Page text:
P.S. before you wonder why this crazy guy is berating you for your choice of gear, I have done almost every established winter trek in Himachal, Zanskar and Nepal.
I too have my doubts, sir, hence asking around No I have not used it before at -10°C. In fact, it'll be my first winter trek.

@inditramp Oh and berating is what I've come here for. I'm grateful for the verbal berating by a fellow community member than a practical berating by the mountains later . The helpful yet firm way in which you've put this across is, IMHO, how we first timers should be put down before we indulge in something that can hurt us. Sadly, many people get defensive when berated and everyone these days is hell bent on sounding politically correct. But I digress.
And I agree that you are crazy! Who covers all of HP, Nepal, and Zanskar :O You sir, ought to post many trekalogues here.


Quote:
Have YOU used this bag in -10 degree weather? The REAL rating of a bag is what YOU can put up with.

And no, I wouldn't sew the liner in, or necessarily make it out of cotton. Cotton will hold moisture - sweat/perspiration/respiration - and if wet, will actually exacerbate the cold.

What is the filling in your bag? Down? Synthetic? I'd hold it up to some bright light, to make sure that the baffles actually contain fill that fills the complete baffle, and is not stuck in the bottom of each (which can happen over some years of use).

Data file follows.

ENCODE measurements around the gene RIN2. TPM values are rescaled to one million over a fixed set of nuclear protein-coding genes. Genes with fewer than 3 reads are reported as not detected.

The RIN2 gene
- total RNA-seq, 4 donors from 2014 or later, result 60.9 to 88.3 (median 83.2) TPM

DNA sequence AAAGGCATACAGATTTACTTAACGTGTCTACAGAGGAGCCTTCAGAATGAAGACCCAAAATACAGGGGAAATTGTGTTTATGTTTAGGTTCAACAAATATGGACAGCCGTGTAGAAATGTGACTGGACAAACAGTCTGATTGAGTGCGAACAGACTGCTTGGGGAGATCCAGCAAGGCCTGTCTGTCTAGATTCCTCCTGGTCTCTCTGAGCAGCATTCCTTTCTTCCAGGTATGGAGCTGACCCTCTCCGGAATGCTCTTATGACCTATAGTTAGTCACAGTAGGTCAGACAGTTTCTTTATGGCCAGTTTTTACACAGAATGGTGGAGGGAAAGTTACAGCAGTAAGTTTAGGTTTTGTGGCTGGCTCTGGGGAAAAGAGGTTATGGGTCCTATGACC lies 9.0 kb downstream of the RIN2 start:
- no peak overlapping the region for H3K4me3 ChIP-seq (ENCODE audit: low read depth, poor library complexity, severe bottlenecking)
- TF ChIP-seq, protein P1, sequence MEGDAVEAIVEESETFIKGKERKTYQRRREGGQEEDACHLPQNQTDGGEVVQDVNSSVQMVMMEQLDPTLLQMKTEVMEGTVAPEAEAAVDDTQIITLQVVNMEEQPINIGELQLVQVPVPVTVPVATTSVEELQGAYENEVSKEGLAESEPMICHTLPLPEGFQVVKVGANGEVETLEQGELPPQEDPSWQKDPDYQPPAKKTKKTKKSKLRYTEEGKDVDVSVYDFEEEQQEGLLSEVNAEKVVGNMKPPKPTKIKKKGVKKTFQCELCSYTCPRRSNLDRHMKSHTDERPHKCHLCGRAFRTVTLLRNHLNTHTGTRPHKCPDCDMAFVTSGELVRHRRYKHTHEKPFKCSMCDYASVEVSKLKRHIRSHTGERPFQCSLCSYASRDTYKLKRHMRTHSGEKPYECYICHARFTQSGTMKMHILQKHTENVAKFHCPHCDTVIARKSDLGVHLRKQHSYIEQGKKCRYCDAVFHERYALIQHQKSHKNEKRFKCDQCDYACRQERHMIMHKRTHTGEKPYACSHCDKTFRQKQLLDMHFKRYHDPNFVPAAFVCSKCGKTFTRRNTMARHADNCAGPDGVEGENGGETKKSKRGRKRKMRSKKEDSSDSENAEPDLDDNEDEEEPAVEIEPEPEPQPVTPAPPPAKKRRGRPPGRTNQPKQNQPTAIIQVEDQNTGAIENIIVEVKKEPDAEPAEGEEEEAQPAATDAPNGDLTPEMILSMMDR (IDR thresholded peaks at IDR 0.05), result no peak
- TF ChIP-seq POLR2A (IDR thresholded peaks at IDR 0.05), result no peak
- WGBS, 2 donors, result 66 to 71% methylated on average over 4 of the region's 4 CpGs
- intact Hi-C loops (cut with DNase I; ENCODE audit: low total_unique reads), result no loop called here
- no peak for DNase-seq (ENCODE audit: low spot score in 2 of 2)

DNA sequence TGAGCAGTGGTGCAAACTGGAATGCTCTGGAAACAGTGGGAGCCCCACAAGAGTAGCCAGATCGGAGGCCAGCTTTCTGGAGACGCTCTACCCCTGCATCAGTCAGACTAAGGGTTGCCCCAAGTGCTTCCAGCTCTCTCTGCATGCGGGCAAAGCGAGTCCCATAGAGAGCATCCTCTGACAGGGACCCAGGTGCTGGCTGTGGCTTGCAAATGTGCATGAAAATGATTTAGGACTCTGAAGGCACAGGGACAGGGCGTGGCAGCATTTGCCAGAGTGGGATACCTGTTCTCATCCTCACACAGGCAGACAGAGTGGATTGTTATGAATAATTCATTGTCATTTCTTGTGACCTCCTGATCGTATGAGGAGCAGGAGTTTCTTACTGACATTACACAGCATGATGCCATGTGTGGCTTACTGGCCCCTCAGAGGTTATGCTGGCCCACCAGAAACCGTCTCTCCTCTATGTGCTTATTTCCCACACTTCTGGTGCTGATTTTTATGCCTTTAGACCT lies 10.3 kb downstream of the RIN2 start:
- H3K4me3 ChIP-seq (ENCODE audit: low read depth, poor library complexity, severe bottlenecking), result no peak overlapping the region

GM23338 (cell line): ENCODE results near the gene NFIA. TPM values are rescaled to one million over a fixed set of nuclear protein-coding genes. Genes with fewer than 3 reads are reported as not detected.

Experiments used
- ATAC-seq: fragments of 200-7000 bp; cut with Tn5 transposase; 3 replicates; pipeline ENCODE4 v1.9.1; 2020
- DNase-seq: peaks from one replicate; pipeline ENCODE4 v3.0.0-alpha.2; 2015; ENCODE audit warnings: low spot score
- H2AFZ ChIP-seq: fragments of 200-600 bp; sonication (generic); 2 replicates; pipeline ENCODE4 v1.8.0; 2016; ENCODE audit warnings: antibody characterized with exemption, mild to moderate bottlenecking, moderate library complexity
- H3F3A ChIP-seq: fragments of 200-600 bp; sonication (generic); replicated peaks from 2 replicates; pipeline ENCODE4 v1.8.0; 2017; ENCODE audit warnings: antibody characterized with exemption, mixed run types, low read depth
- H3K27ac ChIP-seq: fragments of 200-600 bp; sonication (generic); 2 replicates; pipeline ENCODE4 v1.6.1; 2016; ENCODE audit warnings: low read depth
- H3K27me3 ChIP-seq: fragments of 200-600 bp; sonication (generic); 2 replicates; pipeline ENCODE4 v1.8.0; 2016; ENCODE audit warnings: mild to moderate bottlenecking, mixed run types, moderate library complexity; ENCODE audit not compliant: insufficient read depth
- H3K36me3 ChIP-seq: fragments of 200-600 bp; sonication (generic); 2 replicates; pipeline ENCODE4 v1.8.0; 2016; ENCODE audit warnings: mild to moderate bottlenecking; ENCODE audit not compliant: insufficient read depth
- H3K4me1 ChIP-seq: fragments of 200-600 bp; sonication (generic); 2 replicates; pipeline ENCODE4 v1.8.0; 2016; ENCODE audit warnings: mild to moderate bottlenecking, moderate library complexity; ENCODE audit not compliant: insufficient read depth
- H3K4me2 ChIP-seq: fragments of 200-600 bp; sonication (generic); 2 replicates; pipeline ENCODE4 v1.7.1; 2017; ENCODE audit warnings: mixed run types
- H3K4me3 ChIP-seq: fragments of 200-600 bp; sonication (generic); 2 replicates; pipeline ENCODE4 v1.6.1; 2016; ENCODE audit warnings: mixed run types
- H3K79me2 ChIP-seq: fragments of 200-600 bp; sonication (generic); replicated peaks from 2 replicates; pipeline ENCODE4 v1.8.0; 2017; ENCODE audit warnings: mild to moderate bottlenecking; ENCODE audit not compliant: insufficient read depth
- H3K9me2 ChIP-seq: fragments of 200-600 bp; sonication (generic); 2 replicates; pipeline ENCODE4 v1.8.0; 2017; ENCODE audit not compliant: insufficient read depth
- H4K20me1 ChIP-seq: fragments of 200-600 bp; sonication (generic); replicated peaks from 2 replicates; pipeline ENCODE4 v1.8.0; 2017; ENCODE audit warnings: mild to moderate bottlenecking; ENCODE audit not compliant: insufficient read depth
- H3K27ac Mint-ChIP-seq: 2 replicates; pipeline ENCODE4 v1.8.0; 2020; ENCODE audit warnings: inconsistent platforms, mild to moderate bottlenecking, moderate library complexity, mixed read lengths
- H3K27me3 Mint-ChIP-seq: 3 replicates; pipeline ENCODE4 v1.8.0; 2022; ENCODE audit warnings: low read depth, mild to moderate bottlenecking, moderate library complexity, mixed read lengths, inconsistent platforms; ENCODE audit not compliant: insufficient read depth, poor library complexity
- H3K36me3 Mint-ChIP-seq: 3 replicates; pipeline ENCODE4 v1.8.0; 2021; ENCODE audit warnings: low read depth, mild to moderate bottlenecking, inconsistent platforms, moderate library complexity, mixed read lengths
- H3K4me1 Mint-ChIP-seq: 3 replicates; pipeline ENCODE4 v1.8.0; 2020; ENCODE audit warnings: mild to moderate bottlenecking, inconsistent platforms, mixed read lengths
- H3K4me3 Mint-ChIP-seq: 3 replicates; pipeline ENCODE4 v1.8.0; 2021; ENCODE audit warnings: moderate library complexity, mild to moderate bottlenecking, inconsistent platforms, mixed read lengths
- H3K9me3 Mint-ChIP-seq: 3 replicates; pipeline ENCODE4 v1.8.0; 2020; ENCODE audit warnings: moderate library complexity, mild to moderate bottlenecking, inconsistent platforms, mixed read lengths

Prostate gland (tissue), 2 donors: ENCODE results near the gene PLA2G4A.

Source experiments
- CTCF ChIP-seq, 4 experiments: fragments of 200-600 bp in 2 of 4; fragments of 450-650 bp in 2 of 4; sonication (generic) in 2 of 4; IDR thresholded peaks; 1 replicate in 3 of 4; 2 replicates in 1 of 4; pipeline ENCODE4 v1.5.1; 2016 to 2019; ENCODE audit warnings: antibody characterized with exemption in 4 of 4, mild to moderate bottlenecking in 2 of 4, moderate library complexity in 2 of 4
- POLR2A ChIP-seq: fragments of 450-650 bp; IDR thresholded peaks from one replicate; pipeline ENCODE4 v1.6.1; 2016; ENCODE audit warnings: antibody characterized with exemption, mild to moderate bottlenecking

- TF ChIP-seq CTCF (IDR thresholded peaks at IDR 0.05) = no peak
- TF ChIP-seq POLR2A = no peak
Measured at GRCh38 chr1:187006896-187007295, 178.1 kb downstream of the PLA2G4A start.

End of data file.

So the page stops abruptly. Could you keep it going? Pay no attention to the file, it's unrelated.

I agree--the real rating will depend on how susceptible I am to cold and how well any bag can retain heat. Thanks for the tip. My bags have synthetic filling that (still!) completely fills the baffles and thankfully is evenly distributed inside.

Down bags are, right now, too costly for me to afford. Can I offset a few degrees by dressing up in three or four layers and using chemical warmers inside? If not, I shall rent something good from an agency.

~Ashish
#13 Nov 18th, 2014, 21:20
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#13
At -10C, I'd be in nothing but down. Any additional layers (and you'll need more than a few) will add weight for you. Rent a good down bag, be done with it
#14 Nov 18th, 2014, 21:46
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#14
Quote:
Originally Posted by Darmabum View Post At -10C, I'd be in nothing but down. Any additional layers (and you'll need more than a few) will add weight for you. Rent a good down bag, be done with it
Hmm... makes sense considering I am generally susceptible to cold and being cold is just plain irritating for me. (Damn! I should've picked a hobby not involving the hills ) Appreciate your guidance.

How do I recognize if what I am being handed is down? Not that I suspect rental agencies but besides curiosity, I also want to do due diligence on my part.

~Ashish
#15 Nov 18th, 2014, 21:56
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#15
Many down bags, especially, I imagine, rentals, might have more than a few little bits of down poking out of the bag material. Usually it's the end of the feather that does this. Look for these, if you see one sticking out, (Shhhh . . . ) pull it out , see for yourself